recent decision to reduce brokerage commissions to zero has generated a lot of sound and fury that signify nothing.
Literally. That’s because brokerage commissions already were so low that they amounted to nothing more than a “drop in the bucket” of total transaction costs, according to Aswath Damodaran, a professor of finance at the Stern School of Business at New York University. Therefore, he said in an interview, the move to zero commissions will not lead to significant cost savings for almost all investors.
There’s more to this story, however.
That’s because zero commissions may very well encourage retirees to trade more often than they would otherwise. And that would be a big mistake.
That’s because the average stock transaction loses money. It doesn’t take a rocket scientist to therefore conclude that we should undertake such transactions as infrequently as possible.
This is for two reasons.
• As mentioned above, the lion’s share of transaction costs come from sources than brokerage commissions. Bid-asked spreads are the major culprit, and they are unaffected by the move to zero brokerage commissions. Nor are they insignificant. According to Professor Damodaran, spreads on the least liquid stocks (the 20% with the lowest trading volume) average 2.06%, while spreads on the most-liquid-stock quintile are still quite high—0.62%.
• The average stock trade loses money, even before taking bid-asked spreads into account. On average, according to considerable academic research, the stocks we buy perform worse than those that we have just sold—over the subsequent three months, year, and two-year periods. In other words, we tend to sell what we should instead be holding on to, and then replace those stocks with others that we should instead be avoiding. No wonder we have such trouble keeping up with the stock market averages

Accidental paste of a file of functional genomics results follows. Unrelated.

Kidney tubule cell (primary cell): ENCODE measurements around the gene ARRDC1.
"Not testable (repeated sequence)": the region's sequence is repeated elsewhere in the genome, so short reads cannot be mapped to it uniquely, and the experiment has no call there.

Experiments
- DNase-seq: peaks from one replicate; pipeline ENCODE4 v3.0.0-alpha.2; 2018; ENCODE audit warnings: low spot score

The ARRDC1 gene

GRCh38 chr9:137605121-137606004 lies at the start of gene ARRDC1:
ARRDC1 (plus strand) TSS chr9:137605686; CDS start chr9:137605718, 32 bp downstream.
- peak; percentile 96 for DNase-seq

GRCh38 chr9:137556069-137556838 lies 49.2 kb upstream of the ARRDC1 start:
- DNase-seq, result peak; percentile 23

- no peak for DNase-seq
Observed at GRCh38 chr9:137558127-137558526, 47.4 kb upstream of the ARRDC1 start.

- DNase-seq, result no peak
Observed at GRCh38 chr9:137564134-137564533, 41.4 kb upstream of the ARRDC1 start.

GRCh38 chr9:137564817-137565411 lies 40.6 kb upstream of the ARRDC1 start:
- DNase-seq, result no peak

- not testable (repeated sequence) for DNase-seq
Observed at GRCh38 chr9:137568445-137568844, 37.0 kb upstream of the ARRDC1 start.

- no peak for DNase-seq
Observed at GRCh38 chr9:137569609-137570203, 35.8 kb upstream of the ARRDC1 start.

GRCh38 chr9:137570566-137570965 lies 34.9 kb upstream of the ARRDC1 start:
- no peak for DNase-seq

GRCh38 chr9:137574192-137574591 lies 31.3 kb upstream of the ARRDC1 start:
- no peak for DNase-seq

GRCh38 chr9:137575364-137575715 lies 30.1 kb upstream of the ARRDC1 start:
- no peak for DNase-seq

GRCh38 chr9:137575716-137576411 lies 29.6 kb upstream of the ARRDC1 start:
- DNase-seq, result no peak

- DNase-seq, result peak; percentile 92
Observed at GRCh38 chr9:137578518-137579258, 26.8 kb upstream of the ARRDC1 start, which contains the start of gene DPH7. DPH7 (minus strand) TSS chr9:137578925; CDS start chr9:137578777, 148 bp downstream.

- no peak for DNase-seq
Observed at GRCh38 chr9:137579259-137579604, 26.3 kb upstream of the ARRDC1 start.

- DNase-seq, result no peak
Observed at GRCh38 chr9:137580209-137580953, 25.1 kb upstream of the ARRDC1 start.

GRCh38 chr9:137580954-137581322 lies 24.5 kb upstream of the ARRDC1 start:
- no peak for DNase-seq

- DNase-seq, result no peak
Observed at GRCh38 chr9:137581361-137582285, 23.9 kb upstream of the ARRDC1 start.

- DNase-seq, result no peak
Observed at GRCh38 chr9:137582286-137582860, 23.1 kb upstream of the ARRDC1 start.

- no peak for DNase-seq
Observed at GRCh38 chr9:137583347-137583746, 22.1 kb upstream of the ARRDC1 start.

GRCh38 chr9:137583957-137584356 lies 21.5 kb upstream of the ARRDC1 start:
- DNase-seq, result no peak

This counterproductive behavior is evident in the track records of the investment newsletter portfolios monitored by my Hulbert Financial Digest. As a general rule, those who undertake the fewest transactions have the best long-term performance—as illustrated in the accompanying chart. It plots 20-year trailing annualized return versus average holding period of portfolio positions. Each dot represents a different model portfolio of monitored newsletters.
Notice from the best-fit trend line on the chart that its slope is strongly upward. Specifically, that slope indicates that, on average, increasing your average holding period by one year increases your 20-year annualized return by 0.43 percentage points. That may not seem like a lot, but compounding that increase over 20 years adds up.
To be sure, some of the dots on the chart fall relatively far away from the trend line. Some of the newsletters with relatively short holding periods, for example, still perform quite well. But, from a statistical point of view, we can be confident that this upwardly sloping line represents the genuine trend.
The bottom line: The odds are strongly against us when we think our short-term trading can add value. And those odds remain just as overwhelming even after brokerage commissions are reduced to zero.
And though it’s human nature for us to believe we can beat these odds, of course, we should resist that temptation.
This is especially good advice for retirees. That’s because, on average, their scores on a financial literacy test decline by more than half between ages 60 and 90, according to one study. Even worse, while their literacy is declining, their overconfidence is rising, according to the same study. So retirees are prone to become more confident in their trading ability just as they are becoming less skilled at doing so.
That’s a dangerous combination.
So the best advice, as it often is, is to sit on your hands.